The word “life” in Hebrew is Chai -usually pronounced like the English word “hi” or “high – and the two Hebrew letters that make up the word Chai are CHET ( ח ) and YUD ( י ) . You’ll often see both Jewish men and women wearing the word as a necklace around their neck. The term, L’chaim, which means “to life” is also a phrase commonly used to toast a celebratory moment or occasion. CHET is the 8th letter in the Hebrew alphabet and YUD is the 10th, which, when combined, are numerically equivalent to 18. Consequently, 18 is a really important number in Judaism. Donating to charity or giving money as a Bar/Bat Mitzvah or wedding gift in multiples of $18 is symbolic of giving “chai” or life.
One of the most classic symbols of Judaism is the Israeli flag, which was introduced several months after the founding of the State of Israel in 1948. After some debate by the new country’s leaders, they decided that the Jewish people already had a “flag” of their own origins: the blue stripes on the white background represent the stripes of a tallit, or prayer shawl, and the Star of David in the middle signifies the Jewish people. Many people consider blue and white to be the traditional colors of Judaism.
This is a ratcheting noisemaker used during the holiday of Purim, when Jews gather to hear the story of how we were saved from an evildoer named Haman who sought to destroy the Jewish people. It is a mitzvah, or commandment, to listen to the Purim story which is the basis of the Megillah, or Book of Esther. When Haman’s name is read aloud, the entire congregation bursts into cacophonous noise with loud boos and the sounds of groggers spinning. Children and adults alike enjoy the metallic, grinding noise of the grogger.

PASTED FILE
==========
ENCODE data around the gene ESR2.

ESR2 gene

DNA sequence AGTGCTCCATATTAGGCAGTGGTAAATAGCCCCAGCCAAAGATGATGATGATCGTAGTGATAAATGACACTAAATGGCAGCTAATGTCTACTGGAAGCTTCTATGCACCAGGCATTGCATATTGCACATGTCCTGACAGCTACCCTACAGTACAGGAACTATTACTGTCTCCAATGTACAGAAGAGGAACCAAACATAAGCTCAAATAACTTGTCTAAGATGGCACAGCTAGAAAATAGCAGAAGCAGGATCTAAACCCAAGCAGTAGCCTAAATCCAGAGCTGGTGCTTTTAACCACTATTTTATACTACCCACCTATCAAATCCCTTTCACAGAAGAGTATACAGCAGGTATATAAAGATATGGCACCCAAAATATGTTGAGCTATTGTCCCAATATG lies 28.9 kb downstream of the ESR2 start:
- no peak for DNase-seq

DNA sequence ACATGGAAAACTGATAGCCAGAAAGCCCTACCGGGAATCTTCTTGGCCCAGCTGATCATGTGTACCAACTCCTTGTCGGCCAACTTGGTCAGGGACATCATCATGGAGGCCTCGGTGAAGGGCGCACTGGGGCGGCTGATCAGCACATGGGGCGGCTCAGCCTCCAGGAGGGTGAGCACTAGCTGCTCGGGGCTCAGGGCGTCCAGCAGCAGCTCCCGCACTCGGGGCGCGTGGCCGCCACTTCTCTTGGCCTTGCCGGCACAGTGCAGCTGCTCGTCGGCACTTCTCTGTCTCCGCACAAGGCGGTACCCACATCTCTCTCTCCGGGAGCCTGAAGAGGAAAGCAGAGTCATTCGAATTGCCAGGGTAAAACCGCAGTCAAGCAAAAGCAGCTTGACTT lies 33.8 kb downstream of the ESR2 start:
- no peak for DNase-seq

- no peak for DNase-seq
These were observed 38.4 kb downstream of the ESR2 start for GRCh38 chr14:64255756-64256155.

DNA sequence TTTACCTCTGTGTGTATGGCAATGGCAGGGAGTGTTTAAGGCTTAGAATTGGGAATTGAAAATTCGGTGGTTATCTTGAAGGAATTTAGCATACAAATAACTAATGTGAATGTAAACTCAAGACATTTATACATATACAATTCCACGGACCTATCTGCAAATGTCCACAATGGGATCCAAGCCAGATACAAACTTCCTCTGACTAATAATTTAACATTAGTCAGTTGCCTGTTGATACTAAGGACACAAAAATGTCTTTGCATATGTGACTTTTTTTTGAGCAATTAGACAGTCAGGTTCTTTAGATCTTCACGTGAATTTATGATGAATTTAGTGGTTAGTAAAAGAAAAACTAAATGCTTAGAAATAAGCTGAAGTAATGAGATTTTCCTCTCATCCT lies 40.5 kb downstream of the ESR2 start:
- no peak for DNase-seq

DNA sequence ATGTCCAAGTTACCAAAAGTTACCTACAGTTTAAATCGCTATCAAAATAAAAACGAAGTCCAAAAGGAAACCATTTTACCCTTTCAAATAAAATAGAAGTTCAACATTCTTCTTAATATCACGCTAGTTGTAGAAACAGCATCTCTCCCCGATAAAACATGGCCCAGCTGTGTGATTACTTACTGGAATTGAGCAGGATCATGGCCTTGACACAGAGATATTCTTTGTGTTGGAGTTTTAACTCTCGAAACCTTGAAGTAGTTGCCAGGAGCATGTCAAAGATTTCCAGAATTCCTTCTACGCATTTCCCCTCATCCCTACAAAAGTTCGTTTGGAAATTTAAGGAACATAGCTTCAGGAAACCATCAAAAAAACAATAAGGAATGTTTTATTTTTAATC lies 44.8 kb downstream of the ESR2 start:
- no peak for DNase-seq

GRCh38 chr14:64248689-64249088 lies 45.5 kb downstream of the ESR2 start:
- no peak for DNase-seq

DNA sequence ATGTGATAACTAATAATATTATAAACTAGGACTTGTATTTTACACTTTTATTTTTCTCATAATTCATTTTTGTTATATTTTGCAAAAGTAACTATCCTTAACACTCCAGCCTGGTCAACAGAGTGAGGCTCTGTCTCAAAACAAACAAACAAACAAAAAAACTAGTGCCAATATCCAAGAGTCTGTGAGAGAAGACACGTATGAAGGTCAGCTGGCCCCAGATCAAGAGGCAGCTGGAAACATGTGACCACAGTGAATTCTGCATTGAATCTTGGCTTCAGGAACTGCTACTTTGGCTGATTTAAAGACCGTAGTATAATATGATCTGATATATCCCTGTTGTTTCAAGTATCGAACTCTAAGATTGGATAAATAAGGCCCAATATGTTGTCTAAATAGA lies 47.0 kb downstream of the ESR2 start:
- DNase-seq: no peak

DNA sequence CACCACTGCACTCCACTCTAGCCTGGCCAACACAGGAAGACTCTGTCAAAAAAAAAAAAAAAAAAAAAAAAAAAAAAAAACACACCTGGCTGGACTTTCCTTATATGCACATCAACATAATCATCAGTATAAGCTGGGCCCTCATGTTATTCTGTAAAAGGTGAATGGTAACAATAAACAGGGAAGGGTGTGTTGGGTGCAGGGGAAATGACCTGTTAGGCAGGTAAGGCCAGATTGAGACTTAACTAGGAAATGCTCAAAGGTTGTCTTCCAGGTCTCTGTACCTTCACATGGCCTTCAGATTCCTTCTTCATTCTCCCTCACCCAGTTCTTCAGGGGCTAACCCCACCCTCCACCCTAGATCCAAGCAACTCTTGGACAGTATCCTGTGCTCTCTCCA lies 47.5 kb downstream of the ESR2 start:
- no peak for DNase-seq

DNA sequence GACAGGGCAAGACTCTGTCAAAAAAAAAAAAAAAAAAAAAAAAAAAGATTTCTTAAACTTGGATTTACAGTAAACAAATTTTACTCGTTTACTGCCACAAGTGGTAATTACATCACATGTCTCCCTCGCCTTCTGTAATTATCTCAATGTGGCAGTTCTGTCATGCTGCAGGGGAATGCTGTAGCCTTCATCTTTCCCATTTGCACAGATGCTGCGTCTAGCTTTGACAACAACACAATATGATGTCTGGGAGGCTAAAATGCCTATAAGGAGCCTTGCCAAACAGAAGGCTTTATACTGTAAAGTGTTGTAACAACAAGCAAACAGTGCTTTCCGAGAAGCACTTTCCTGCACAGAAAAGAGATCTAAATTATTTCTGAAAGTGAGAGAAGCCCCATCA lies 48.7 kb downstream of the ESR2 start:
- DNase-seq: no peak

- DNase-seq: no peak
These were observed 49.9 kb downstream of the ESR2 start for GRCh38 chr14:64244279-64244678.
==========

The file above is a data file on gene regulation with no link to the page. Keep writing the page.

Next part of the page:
Jewish law is based on the 10 Commandments, given to Moses by G-d at Mount Sinai after the Exodus by the Jews from Egypt. The commandments are typically pictured as large, carved stone tablets in popular culture.The 10 commandments deal with human relationships to G-d and to humanity. The fifth commandment, that of honoring one’s parents, forms a sort of bridge between the two.The holiday of Shavuot, which occurs in Spring, honors the giving of the 10 commandments to the Jewish people.
The hamsa is a palm-shaped symbol used by Jews and other religions as a protective amulet to ward off the “evil eye.” Some Jews consider the upside down hand to represent the hand of G-d. The hamsa symbol has become a fashion statement outside of its religious significance and can be found on everything from earrings to sweatshirts to pajamas.
Lulav and Etrog
During the Jewish holiday of Sukkot, Jews tie together the four species or plants mentioned in the Torah to form a lulav, which is waved in many directions to signify the unity of the Jewish people and that G-d is everywhere. The four species are the palm, the willow, the myrtle and a small fruit called an etrog. Similar in appearance to a lemon, the etrog is held in one’s hand while shaking the lulav. Etrogs are treated with great care and are usually sold in velvet boxes to protect the stem and keep it kosher.
Star of David
Probably nothing says “Jewish” more than the six-pointed Star of David, also known as the Magen David in Hebrew. It is the central figure in the flag of the State of Israel where it appears as a blue star on a white background framed by blue stripes. Historians date the symbol back to the 1600s.The Jewish community of Prague is considered to be the first to use the Star of David as its official symbol before its popularity spread throughout Eastern Europe. In 1897, the earliest founders of the future state of Israel chose it as the symbol of Zionism at the First Zionist Congress.